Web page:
An evergreen, medium-sized tree up to 25(-40) m tall, bole 1 m or more in diameter, often much smaller in cultivation; bark smooth, becoming 2.5 cm or more thick, grey to pinkish-brown. Leaves alternate, bifoliolate, glossy green above, gland-dotted; petiole 1-2 cm long, petiolules twisted, 2-4 mm long; leaflet blade falcate, rarely oblong or obovate, 4-10 cm × 2-5 cm, coriaceous, base asymmetrical and rounded, margin entire, apex short to long acuminate. Inflorescence terminal, densely corymbose-paniculate, 8-15 cm long and wide; pedicel 6 mm long. Flowers large, buds up to 3.5 cm long, open flower 3 cm in diameter, all parts glandular punctate; calyx campanulate, 4-merous, grey-green, tube (hypanthium) 6 mm long, lobes ovate to elliptical, 15-18 mm × 8 mm, imbricate, coriaceous, pubescent outside, sericeous inside; petals 5, subequal, oblong, ovate or obovate, equalling the calyx lobes or slightly longer, not clawed, yellow, streaked with red; stamens 10, 3.5 cm long, free, filaments white, folded in bud, anthers red, dorsifixed; pistil with stipitate ovary, stipe 4-8 mm long, ovary with about 15 ovules, style slender, curved about 2.5 cm long. Fruit a compressed cylindrical pod, 8-20 cm × 4-8 cm, smooth or rough but not rugose, dark brown, indehiscent and often remaining for a long time on the tree, usually with 6-12 seeds embedded in pale yellow, unpleasant smelling fruit flesh. Seed flattened ellipsoidal, 2-3 cm long, dark red. Seedling with epigeal germination.

Growth and development

H. courbaril develops according to the architectural model of Troll which is characterized by all axes being plagiotropic and is built by continuous superposition of branches thus forming a sympodial stem. Planted seedlings lack a leading shoot; they branch heavily, but will eventually form a clear bole. Young trees have a taproot, but later the root system spreads shallowly. In the Philippines, large nodules with a rough surface have been observed on the roots. In plantation trials in Peninsular Malaysia, trees attained 14 m height and 19 cm diameter in 8 years in the open. In trials in Java on fertile soil, H. courbaril had attained an average height of 20 m and an average diameter of 19-22 cm 10 years after planting. On moderately fertile soils trees also grow well. Fruiting is almost annual. In Singapore flowering starts in June and fruits need 10-11 months to ripen. In East Java H. courbaril flowers in November-April and ripe fruits are found in July-September. There are 280-300 dry seeds/kg as determined from trees grown in Indonesia; in India 800-900 dry seeds/kg have been counted. Dispersal of the seeds in Costa Rica is by agoutis ( Dasyprocta punctata ), a kind of rodent.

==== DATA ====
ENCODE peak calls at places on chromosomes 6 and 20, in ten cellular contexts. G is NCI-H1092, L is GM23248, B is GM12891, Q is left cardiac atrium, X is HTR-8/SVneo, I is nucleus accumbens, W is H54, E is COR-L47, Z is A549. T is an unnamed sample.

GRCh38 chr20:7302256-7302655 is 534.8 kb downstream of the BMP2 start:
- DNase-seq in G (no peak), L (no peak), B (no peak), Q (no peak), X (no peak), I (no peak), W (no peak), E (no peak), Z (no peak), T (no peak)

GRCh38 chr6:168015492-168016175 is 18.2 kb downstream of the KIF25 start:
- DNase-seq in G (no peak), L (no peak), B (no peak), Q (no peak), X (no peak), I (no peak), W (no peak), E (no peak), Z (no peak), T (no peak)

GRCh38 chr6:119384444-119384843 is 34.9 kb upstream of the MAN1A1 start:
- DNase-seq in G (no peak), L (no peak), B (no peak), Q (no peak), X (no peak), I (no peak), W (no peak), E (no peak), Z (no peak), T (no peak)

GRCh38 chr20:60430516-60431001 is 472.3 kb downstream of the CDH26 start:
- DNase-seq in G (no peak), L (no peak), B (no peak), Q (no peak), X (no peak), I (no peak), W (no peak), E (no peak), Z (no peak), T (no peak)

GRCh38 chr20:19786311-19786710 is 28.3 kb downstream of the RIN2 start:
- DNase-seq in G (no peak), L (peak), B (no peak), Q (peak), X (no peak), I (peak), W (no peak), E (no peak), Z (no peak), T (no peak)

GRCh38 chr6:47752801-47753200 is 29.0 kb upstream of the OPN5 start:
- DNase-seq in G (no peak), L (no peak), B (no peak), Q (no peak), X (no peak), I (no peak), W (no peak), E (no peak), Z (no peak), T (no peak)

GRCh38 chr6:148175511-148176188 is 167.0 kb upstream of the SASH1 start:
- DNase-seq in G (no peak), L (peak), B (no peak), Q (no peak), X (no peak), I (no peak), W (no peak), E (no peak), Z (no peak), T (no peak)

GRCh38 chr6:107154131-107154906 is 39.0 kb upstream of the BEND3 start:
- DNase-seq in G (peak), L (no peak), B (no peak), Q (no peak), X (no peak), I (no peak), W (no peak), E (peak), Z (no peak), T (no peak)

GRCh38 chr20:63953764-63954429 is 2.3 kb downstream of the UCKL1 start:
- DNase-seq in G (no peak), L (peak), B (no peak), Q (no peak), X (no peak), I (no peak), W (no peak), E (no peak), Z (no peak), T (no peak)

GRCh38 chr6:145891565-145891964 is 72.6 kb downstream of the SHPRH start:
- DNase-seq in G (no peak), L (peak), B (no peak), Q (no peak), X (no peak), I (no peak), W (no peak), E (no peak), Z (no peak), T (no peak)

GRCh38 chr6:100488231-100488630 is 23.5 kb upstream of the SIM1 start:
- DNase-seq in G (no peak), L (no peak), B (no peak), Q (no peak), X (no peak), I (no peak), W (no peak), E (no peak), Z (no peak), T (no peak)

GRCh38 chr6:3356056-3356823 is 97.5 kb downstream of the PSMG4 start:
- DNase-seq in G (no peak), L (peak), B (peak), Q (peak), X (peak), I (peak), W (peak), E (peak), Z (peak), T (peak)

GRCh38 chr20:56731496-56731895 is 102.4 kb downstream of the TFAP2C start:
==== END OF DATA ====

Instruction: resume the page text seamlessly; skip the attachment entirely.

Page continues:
Other botanical information

Within H. courbaril 6 varieties have been distinguished, of which 5 occur only in Brazil. Var. courbaril (described here) has a wide distribution in the American tropics and is also cultivated in the tropics of Africa and Asia, including South-East Asia.

H. verrucosa Gaertn. (synonym: Trachylobium verrucosum (Gaertn.) Oliv.) is a resin-producing species from tropical Africa which is also cultivated pantropically. Major differences with H. courbaril are: inflorescence up to 35 cm long, flowers small, buds less than 15 mm long, petals distinctly clawed, pod surface verrucose-rugose. See also the chapter on minor species.


H. courbaril is a light-demanding species and in South America it is found in secondary forest on sandy, well-drained soils. It mainly occurs in dry forests at low altitudes, although it can grow well at higher elevations.

Propagation and planting

Seed of H. courbaril can be stored for a long time without losing viability but should be scarified before sowing either by filing the seed coat, or by treatment with hot water or with concentrated sulphuric acid. In an experiment in India 70-80% germination was obtained after treatment with hot water or with concentrated sulphuric acid for 5-25 minutes whereas untreated seed did not germinate. In Costa Rica, seeds germinate well under natural conditions at temperatures above 23°C and in humid soil. Stripped seedlings or stumps can be used as planting stock giving a satisfactory survival, whereas direct seeding has also been used.